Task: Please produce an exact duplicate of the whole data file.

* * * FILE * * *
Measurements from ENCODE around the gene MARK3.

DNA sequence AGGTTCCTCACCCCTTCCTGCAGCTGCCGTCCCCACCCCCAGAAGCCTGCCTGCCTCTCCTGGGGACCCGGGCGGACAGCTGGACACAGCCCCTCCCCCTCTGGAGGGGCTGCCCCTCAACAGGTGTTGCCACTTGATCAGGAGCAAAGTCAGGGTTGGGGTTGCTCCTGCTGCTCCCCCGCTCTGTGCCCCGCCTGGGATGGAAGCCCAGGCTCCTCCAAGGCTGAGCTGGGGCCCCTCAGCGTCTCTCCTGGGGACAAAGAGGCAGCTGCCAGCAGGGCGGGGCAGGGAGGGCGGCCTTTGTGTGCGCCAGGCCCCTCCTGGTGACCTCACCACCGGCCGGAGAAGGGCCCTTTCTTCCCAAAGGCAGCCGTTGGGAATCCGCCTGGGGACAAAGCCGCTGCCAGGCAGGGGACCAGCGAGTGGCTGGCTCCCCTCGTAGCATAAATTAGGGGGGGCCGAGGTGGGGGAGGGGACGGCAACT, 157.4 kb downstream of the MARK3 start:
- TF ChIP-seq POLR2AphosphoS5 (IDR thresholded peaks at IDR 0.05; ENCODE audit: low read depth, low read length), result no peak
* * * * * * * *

Measurements from ENCODE around the gene MARK3.

DNA sequence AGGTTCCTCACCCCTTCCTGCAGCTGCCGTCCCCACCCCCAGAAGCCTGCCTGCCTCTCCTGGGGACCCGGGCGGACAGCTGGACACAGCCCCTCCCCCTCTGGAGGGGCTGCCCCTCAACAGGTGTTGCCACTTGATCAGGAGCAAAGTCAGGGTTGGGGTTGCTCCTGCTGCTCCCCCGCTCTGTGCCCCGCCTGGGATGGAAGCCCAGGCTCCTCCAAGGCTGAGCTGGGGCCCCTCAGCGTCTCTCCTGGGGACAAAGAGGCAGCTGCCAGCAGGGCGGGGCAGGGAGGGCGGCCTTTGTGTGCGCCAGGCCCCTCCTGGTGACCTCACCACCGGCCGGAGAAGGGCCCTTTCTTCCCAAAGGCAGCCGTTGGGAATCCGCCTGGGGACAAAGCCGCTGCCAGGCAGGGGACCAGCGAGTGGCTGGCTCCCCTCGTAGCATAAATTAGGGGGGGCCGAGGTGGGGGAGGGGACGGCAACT, 157.4 kb downstream of the MARK3 start:
- TF ChIP-seq POLR2AphosphoS5 (IDR thresholded peaks at IDR 0.05; ENCODE audit: low read depth, low read length), result no peak